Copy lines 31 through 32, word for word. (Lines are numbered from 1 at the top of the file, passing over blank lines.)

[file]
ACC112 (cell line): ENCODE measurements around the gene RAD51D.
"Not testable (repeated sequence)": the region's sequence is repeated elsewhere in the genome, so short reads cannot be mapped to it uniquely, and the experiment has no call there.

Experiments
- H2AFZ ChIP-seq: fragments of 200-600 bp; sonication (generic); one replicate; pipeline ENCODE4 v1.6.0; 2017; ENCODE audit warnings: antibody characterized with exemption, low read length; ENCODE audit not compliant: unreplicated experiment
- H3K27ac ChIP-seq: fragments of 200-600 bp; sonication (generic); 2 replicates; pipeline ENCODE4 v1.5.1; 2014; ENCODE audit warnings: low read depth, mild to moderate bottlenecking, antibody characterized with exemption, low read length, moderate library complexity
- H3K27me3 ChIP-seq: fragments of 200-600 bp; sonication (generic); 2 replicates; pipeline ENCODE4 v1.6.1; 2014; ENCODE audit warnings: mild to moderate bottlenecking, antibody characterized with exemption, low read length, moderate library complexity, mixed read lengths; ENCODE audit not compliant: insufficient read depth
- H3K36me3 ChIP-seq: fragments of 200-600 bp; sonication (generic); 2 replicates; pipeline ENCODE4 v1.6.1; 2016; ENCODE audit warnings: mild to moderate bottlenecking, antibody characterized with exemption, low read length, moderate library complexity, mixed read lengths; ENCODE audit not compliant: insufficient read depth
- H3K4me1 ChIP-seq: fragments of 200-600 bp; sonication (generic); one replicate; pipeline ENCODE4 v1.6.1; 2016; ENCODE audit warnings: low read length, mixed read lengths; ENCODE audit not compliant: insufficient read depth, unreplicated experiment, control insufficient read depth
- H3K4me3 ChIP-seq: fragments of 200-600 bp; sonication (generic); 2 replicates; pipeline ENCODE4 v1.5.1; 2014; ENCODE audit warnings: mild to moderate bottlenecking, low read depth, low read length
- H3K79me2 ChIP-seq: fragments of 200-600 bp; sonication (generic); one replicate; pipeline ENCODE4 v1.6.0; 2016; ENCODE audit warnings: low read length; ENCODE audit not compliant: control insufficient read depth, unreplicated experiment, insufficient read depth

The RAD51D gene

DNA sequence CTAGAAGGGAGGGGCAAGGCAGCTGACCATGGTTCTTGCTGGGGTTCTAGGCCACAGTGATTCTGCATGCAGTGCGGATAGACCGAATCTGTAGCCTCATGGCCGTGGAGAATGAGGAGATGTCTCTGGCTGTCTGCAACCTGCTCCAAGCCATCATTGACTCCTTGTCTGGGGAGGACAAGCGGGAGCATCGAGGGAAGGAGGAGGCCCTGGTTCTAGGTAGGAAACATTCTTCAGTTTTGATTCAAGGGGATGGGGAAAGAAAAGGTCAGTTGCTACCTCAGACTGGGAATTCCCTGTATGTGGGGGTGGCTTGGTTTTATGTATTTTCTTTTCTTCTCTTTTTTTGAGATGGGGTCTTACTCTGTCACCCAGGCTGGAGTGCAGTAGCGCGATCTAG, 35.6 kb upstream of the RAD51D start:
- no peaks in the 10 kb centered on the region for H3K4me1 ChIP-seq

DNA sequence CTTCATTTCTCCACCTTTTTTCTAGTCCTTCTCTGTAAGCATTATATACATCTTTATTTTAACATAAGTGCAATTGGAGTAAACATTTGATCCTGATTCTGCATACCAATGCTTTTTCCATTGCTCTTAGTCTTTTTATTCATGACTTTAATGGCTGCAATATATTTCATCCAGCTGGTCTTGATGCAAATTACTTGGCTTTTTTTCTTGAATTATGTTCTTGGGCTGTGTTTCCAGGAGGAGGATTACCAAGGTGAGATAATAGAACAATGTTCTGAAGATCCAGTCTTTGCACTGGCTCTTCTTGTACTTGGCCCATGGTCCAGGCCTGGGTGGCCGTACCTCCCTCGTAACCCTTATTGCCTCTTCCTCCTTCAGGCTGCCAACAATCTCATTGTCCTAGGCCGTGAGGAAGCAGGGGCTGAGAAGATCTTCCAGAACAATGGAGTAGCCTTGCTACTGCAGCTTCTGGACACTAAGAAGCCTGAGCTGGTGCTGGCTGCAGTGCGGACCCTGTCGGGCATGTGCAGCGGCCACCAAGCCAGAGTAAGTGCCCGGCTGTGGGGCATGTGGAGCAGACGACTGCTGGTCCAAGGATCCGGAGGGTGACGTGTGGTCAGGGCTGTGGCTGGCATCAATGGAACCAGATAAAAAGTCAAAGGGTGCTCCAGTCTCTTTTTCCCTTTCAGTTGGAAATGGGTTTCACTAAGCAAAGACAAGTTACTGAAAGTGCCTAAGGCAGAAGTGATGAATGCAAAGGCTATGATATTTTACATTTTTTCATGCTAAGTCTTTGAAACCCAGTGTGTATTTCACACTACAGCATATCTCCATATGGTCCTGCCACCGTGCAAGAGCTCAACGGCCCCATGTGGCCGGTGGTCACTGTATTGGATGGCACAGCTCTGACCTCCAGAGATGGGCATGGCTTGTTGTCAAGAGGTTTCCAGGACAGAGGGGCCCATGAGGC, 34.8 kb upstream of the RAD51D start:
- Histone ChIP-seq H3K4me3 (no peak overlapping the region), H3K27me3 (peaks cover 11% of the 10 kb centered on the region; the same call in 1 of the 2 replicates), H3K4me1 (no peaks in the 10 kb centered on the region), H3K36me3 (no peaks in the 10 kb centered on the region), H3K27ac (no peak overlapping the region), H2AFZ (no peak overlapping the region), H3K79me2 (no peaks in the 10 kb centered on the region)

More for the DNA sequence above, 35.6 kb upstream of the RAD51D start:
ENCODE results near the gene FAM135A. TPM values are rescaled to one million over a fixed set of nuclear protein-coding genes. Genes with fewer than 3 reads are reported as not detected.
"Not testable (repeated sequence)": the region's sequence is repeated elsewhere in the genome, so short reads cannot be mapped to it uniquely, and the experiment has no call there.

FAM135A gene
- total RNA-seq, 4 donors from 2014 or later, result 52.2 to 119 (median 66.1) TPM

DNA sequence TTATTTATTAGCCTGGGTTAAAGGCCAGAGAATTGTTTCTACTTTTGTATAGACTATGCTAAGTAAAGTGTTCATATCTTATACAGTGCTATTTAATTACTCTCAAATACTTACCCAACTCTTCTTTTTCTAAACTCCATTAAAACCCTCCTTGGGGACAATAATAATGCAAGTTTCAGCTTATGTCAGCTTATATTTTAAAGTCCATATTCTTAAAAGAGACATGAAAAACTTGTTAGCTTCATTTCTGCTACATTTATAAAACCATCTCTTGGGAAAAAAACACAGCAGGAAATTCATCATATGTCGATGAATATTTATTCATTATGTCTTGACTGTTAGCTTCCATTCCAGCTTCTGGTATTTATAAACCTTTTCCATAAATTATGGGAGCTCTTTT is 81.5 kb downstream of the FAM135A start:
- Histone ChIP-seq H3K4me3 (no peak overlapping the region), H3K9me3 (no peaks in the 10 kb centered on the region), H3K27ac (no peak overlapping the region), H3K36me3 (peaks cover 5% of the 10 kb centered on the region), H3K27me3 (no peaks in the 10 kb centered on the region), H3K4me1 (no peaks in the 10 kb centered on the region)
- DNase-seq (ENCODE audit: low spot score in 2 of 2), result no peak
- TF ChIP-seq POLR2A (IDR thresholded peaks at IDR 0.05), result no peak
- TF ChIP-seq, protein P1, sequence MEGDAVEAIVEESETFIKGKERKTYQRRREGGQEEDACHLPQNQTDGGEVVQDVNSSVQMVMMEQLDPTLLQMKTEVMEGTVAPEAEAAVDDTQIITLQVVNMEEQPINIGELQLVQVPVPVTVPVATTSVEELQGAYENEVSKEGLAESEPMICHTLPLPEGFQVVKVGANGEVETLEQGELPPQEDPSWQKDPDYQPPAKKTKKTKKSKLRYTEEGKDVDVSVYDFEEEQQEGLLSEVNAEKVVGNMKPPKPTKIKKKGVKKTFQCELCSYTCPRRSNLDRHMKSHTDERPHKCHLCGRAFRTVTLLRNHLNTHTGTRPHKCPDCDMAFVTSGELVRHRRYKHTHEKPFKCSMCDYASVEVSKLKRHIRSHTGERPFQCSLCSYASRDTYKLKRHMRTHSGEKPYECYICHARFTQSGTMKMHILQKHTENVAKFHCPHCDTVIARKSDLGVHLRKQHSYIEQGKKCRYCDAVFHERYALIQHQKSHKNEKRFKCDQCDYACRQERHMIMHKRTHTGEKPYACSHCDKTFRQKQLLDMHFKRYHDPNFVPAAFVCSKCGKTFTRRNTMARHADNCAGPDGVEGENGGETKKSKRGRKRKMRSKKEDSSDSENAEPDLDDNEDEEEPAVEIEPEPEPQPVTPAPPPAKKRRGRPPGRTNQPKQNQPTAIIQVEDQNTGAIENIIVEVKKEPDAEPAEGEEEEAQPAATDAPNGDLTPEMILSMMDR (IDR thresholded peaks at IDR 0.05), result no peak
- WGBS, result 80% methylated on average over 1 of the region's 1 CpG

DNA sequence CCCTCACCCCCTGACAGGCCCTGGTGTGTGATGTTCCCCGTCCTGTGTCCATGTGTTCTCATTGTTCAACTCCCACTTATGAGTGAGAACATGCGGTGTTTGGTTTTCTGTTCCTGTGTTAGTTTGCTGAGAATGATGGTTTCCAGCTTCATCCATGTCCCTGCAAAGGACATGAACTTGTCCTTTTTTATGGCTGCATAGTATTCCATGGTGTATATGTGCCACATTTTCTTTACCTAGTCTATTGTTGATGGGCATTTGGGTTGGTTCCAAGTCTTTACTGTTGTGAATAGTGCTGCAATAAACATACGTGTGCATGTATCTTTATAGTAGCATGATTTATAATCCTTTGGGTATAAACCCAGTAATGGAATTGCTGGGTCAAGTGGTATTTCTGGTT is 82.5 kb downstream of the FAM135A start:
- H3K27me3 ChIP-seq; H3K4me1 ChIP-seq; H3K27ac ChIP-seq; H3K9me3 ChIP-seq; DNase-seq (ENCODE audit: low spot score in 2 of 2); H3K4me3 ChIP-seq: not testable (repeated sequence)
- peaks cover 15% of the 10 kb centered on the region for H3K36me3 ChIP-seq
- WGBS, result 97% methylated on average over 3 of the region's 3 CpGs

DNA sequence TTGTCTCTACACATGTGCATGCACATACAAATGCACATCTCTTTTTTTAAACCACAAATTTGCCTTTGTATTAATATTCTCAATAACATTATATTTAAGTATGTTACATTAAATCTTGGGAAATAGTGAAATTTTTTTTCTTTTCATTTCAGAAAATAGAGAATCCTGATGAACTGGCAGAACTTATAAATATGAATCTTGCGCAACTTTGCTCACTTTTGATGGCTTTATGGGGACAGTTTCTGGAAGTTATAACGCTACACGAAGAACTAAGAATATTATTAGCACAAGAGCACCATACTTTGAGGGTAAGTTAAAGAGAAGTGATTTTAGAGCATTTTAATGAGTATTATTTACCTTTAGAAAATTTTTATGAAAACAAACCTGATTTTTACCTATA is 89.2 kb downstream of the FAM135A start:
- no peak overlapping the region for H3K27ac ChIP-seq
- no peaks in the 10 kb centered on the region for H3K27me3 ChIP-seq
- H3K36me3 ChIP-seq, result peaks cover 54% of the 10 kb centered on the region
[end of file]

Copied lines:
DNA sequence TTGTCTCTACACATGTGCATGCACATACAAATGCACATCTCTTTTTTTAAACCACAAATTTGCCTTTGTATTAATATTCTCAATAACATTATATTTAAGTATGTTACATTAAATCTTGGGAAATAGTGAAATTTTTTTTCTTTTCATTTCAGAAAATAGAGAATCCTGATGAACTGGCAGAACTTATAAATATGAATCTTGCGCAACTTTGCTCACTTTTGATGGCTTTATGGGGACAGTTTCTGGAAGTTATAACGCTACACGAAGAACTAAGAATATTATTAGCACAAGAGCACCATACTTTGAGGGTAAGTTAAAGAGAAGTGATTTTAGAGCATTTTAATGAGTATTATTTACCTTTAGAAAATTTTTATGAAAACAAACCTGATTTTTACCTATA is 89.2 kb downstream of the FAM135A start:
- no peak overlapping the region for H3K27ac ChIP-seq